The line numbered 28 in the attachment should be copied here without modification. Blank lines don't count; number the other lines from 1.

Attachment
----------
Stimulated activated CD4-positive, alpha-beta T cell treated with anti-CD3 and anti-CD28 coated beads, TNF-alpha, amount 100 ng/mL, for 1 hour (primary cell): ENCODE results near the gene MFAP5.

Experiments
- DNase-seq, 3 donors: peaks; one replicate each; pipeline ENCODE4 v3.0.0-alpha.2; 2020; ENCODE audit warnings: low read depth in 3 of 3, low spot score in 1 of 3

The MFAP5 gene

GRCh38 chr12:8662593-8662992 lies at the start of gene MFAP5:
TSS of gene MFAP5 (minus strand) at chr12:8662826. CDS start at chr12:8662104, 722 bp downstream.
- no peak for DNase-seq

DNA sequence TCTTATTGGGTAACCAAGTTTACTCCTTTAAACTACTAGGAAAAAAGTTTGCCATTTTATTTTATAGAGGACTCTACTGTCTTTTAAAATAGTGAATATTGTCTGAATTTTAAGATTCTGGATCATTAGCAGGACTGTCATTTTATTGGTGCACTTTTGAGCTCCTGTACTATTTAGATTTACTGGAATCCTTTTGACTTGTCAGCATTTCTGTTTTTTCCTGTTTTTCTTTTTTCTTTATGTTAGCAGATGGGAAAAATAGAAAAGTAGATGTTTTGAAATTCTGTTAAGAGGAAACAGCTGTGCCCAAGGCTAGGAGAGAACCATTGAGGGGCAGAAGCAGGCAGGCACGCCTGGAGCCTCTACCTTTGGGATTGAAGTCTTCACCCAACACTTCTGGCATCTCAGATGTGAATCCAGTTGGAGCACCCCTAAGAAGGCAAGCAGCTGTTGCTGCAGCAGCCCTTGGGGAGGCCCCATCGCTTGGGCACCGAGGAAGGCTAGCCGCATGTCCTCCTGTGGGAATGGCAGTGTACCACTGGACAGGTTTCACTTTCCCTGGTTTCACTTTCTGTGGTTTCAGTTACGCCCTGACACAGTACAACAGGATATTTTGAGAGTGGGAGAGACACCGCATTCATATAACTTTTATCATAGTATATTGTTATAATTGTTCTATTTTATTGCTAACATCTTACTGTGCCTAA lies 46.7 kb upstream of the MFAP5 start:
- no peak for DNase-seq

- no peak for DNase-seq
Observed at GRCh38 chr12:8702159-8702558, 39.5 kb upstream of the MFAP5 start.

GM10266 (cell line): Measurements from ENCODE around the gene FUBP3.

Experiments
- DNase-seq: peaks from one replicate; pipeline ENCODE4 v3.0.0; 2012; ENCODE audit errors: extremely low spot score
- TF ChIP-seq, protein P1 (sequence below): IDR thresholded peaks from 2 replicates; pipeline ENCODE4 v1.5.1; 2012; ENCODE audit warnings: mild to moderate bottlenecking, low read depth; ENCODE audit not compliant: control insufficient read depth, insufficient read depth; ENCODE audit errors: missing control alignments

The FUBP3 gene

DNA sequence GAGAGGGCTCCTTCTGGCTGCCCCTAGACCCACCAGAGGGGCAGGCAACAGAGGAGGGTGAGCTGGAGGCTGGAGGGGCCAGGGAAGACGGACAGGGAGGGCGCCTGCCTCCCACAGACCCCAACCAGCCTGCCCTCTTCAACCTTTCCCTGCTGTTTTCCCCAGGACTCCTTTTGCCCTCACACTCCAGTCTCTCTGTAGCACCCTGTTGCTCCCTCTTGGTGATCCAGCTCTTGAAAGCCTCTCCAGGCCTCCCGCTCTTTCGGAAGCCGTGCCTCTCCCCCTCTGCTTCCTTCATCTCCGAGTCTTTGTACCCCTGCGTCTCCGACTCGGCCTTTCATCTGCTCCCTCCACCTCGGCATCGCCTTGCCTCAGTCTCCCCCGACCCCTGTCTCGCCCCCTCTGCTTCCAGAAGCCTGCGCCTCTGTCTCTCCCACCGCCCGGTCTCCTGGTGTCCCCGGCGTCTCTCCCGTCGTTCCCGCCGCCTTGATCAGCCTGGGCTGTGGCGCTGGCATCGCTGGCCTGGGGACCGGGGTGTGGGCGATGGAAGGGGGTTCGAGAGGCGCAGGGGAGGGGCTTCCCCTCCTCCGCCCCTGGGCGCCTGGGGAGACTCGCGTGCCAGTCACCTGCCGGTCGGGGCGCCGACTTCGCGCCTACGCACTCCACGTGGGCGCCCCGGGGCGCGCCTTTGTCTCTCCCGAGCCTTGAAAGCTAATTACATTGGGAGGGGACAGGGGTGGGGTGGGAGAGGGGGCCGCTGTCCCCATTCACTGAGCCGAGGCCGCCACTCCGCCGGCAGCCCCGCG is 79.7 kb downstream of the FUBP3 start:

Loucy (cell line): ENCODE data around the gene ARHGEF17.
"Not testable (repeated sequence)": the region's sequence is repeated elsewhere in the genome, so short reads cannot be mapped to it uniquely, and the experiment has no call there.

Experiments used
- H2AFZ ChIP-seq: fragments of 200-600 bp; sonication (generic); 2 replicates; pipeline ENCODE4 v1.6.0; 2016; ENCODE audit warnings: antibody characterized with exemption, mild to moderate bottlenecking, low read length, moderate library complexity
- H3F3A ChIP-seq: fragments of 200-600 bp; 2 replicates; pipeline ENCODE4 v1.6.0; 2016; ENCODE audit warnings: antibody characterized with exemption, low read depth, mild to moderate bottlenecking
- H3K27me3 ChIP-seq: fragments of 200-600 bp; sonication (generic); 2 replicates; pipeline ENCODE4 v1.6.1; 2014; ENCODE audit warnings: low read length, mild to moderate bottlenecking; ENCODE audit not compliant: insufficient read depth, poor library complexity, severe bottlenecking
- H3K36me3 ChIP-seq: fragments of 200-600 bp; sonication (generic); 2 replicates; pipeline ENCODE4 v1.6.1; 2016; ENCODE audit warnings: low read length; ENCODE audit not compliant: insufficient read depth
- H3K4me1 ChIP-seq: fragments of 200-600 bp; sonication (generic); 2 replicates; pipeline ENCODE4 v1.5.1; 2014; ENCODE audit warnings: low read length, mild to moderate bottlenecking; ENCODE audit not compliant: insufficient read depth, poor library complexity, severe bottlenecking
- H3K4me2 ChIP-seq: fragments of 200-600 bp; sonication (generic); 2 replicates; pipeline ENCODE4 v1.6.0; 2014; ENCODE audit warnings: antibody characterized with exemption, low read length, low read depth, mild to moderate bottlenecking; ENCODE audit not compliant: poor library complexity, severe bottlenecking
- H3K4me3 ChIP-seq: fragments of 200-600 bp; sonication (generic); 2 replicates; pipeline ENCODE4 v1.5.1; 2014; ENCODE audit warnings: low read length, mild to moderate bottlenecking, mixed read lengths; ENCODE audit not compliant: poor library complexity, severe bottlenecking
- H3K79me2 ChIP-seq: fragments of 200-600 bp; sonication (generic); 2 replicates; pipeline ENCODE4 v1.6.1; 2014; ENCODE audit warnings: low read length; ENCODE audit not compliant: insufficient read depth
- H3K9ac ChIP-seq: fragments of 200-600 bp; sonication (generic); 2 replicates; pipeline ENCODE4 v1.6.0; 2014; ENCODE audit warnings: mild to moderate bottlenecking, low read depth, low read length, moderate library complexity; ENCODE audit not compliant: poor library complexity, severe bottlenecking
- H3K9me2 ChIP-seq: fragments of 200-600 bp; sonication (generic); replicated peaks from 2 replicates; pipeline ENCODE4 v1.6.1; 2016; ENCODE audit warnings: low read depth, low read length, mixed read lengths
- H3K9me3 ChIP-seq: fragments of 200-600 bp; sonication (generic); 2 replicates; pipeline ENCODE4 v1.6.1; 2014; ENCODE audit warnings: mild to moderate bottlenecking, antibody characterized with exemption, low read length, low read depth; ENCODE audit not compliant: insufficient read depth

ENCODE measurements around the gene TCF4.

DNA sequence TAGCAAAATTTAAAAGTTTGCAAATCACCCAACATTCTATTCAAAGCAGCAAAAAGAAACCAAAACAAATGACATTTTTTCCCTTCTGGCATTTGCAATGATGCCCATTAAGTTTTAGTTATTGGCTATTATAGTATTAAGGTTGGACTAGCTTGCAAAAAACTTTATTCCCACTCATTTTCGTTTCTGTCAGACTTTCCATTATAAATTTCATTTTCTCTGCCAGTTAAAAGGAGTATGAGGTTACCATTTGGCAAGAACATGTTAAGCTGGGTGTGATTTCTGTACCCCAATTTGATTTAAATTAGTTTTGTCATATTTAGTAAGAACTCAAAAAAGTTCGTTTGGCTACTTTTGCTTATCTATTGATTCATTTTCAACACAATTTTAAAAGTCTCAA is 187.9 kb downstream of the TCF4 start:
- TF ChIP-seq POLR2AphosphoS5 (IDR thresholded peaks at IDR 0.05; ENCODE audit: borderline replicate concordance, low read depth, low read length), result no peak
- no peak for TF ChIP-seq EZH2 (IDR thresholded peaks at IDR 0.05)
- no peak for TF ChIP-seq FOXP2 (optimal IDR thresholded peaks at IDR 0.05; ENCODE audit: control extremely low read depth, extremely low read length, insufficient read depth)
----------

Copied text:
- H3K79me2 ChIP-seq: fragments of 200-600 bp; sonication (generic); 2 replicates; pipeline ENCODE4 v1.6.1; 2014; ENCODE audit warnings: low read length; ENCODE audit not compliant: insufficient read depth